On the basis of histological classification of CMT, 26 cases were carcinomas, 20 carcinosarcomas and 7 sarcomas. Carcinomas were further classified into simple carcinoma (6/26), complex carcinoma (17/26), squamous cell carcinoma (2/26) and malignant myoepithelioma (1/26). The twenty cases of carcinosarcomas consisted of varying degree of epithelial, connective tissue and metaplastic components. Whereas, sarcomas comprised of 5 cases of osteosarcoma and one each of hemangiosarcoma and fibrosarcoma. Positive immunoreactivity of BCRP was observed in all the 53 cases of CMT. Diffuse and variable membranous and cytoplasmic immunoreactivity of BCRP was observed in cancerous epithelial cells and stromal connective tissue cells (Figures 1-3). The immunoreactivity of BCRP was also observed in endothelium, blood vessel wall, ductular epithelium and tumor emboli. On the basis of staining intensity, 7 cases revealed weak (+) immunoreactivity, 30 cases moderate (++) immunoreactivity and 16 cases strong (+++) immunoreactivity.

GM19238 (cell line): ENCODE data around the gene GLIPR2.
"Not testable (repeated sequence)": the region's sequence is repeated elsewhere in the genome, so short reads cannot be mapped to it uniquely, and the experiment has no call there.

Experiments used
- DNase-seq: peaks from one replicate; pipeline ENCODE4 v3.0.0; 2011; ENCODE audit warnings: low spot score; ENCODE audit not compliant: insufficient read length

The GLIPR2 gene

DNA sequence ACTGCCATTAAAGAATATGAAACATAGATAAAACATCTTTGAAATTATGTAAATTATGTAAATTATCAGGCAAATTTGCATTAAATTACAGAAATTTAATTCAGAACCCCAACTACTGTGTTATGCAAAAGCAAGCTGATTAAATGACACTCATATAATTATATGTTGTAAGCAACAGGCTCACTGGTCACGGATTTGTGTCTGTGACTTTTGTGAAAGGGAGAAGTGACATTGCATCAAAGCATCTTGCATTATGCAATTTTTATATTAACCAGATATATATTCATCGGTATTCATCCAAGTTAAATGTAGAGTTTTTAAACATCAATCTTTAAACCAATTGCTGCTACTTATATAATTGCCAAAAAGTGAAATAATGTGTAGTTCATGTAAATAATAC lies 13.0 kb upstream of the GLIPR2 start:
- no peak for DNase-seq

Figure 1:Diffuse and variable membranous and cytoplasmic immunoreactivity of BCRP was observed in cancerous epithelial cells and stromal connective tissue cells.
Figure 2:Diffuse and variable membranous and cytoplasmic immunoreactivity of BCRP was observed in cancerous epithelial cells and stromal connective tissue cells.
Figure 3:Diffuse and variable membranous and cytoplasmic immunoreactivity of BCRP was observed in cancerous epithelial cells and stromal connective tissue cells.